V is for Vantage House, where I found a link for my previous post.


W is for Wonkette, a political gossip sheet.


X is for, host of the very useful Universal Currency Converter.


Y is for Yahoo! Yellow Pages.


Z is another link I was looking up for the previous post.

Friday, June 04, 2004

Books I Read on the Mexico Trip

OK, I started the first one while getting my oil changed, and finished the second one last night, but I read the bulk of them on the plane or bus or whatever in Mexico.

Count Down

Count Down : Six Kids Vie for Glory at the World's Toughest Math Competition is a book following a bunch of students competing for the US team in the International Mathematics Olympiad. You probably weren't aware there was such a thing. I was -- mainly because when I was growing up, and going to math camps, I knew some of the kids who competed, or aspired to compete, in them.

I was never part of that crowd -- for whatever reason, I'm not a "math contest" sort of guy. As I went on in mathematics, I discovered that there were some very good mathematicians who weren't, either, which made me feel better. Some of the math contest people seemed to look down their nose at the rest of us.

Anyway, since I was never part of that world, but knew a little bit about it, I thought it would be interesting to learn more. Turns out, well, I guess if it had been more interesting, the author would have had a lot less filler. There are mildly interesting, but extensive, digressions into things like the nature of intelligence.

Oh, well. Not too bad, and it did allow me to check for people I've met who are mentioned in the book. For the record: Alex Kasman, Julian Stanley and Jordan Ellenberg.

Rendevous with Rama

Rendevous with Rama won both the Hugo and Nebula awards when it was released in 1973. Of course, it is an excellent won these prizes, and it is written by Arthur C. Clarke, one of science fiction's great writers. So I make just a few observations.

First of all, Clarke's pacing is always very slow. But it is slow in a good way -- as a reader, I feel that Clarke is moving at the pace of the universe, and that the truth of the story will be revealed in due time. This slow pacing only really bothered me when watching the movie version of 2001, and then it didn't really bother me; it just induced a nap.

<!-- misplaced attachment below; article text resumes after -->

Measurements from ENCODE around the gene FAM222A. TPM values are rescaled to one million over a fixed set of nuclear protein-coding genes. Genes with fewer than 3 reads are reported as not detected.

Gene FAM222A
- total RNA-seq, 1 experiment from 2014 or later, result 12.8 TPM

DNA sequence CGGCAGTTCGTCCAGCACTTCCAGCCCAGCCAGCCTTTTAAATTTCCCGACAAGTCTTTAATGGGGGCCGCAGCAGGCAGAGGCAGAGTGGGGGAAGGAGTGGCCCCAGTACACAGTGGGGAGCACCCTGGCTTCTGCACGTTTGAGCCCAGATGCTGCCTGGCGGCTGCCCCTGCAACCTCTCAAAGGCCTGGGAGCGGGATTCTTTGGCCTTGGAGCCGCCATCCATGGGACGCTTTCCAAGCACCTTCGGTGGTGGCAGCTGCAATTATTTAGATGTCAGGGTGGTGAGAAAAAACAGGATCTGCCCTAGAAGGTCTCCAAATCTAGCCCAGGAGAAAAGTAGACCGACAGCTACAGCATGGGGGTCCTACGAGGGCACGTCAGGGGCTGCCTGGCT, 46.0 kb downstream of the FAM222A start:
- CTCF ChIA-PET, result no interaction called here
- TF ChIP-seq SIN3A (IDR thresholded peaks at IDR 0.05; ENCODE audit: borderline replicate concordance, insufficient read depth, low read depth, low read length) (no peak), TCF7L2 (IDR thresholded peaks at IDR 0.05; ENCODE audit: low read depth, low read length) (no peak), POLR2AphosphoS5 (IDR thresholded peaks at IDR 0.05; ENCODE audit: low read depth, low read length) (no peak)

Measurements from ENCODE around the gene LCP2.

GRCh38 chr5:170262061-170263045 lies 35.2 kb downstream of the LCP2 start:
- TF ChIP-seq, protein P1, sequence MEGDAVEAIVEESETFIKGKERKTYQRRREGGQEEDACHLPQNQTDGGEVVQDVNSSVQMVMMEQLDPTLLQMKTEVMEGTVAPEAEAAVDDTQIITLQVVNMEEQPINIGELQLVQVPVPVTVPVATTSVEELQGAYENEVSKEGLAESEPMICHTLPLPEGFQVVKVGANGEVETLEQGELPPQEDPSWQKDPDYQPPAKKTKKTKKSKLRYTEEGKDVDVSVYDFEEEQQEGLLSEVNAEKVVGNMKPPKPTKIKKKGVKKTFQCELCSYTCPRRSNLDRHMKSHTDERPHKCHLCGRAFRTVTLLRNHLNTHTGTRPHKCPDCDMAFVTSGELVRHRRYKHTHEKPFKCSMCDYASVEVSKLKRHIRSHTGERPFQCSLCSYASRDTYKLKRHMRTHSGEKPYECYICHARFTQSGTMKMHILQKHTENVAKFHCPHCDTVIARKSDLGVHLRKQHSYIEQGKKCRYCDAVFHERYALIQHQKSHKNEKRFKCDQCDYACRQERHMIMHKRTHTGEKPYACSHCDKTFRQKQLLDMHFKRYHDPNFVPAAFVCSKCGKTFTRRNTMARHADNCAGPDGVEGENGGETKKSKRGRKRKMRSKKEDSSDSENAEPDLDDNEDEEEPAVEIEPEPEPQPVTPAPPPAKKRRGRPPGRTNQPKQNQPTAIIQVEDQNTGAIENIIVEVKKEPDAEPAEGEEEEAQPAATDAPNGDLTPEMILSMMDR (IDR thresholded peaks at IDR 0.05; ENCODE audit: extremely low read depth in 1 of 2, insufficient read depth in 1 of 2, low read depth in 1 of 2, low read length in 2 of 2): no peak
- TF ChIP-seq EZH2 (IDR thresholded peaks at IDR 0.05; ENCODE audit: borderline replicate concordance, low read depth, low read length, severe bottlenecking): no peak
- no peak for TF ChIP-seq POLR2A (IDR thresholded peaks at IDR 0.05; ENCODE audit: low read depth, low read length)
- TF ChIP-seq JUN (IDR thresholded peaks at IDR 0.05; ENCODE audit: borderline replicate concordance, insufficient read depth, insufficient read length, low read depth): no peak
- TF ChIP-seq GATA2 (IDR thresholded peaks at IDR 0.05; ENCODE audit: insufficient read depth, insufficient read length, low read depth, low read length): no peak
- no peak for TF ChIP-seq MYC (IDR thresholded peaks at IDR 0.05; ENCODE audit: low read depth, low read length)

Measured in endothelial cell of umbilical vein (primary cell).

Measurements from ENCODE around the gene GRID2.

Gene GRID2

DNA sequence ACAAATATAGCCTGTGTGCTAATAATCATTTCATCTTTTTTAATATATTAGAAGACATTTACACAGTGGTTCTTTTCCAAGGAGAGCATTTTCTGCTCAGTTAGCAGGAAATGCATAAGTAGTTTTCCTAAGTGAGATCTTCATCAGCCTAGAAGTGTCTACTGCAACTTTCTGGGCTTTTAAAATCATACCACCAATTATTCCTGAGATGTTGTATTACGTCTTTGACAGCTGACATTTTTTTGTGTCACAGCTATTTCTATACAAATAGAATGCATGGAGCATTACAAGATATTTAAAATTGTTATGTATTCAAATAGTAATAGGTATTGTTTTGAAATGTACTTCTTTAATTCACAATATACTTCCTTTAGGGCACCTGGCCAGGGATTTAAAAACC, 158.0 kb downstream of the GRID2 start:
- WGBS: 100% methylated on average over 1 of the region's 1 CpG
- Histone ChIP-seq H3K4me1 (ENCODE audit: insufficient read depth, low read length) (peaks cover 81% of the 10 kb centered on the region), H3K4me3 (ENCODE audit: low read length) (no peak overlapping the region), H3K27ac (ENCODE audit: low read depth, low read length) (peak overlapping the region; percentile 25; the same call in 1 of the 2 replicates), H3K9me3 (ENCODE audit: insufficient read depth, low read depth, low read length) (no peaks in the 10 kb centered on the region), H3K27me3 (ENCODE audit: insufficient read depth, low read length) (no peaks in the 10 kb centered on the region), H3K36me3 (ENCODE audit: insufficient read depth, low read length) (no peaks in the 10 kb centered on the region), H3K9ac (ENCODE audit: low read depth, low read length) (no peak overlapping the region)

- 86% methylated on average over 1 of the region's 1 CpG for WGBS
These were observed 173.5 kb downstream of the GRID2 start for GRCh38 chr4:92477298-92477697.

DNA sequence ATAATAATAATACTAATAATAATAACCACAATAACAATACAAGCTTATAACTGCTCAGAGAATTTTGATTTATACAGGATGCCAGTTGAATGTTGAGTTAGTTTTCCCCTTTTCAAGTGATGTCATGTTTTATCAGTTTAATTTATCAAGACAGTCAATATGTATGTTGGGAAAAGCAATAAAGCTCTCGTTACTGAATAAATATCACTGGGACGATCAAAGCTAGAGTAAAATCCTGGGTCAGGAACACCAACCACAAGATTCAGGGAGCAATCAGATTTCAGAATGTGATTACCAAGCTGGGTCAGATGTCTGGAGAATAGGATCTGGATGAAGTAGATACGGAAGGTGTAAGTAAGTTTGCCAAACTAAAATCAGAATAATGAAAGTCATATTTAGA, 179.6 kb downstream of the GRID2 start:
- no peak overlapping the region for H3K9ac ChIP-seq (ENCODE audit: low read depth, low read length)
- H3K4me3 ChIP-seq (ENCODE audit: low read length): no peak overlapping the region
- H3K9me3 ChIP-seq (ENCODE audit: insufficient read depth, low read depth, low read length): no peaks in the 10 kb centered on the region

Secondly, I hadn't realized how often Clarke's work has to do with "First Contact" -- initial human contact with alien civilizations. Of course, this book and 2001 fall into that category. Childhood's End and, if I remember correctly, part of Songs of Distant Earth also do. Songs of Distant Earth is also a novel I remember as part of Clarke's slow pacing.

Thirdly, the book ends with a huge cliffhanger. And he didn't write the sequel for 16 years. Well, that would have been annoying if I had read the book, in say, high school.

Wednesday, June 02, 2004

Draft Day

Well, it's been a month and a half, but I'm finally getting around to posting pictures from the Redskins Draft Day Party I went to. I'm usually out of town or busy on draft day, so it was good finally to be around. Unfortunately, everyone else was either busy (Christina, in particular, was hosting our yard sale) or not in the mood for some draft day excitement.

Here, the masses assemble to await our first-round pick:

Ooh, look, that's us!

OK, so here's my exciting draft day story. After the pick, Joe Gibbs flew out to FedEx Field to give a pep rally for the fans. As he was striding towards the podium, everybody was cheering. In the excitement, I decided to give him the ol' thumbs up. He looked right back at me, and returned the gesture!

I know what you're thinking. How self-centered, Jon, to think Gibbs was giving you the thumbs-up. So, to verify, I looked around at the other fans lined up against the barricades, and nobody else was giving the thumbs-up. QED.

Fred Smoot was also in attendance, and I got him to sign my Smoot jersey.

Finally, how many things can you find wrong with this picture?